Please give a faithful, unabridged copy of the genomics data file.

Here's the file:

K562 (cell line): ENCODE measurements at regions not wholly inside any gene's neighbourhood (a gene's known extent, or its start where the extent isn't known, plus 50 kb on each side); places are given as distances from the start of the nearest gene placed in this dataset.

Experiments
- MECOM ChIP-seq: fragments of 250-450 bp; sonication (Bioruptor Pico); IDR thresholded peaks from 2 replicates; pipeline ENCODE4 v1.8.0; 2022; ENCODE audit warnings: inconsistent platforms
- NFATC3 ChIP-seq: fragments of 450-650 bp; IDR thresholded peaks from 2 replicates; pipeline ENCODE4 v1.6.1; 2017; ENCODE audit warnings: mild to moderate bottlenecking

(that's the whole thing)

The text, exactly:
K562 (cell line): ENCODE measurements at regions not wholly inside any gene's neighbourhood (a gene's known extent, or its start where the extent isn't known, plus 50 kb on each side); places are given as distances from the start of the nearest gene placed in this dataset.

Experiments
- MECOM ChIP-seq: fragments of 250-450 bp; sonication (Bioruptor Pico); IDR thresholded peaks from 2 replicates; pipeline ENCODE4 v1.8.0; 2022; ENCODE audit warnings: inconsistent platforms
- NFATC3 ChIP-seq: fragments of 450-650 bp; IDR thresholded peaks from 2 replicates; pipeline ENCODE4 v1.6.1; 2017; ENCODE audit warnings: mild to moderate bottlenecking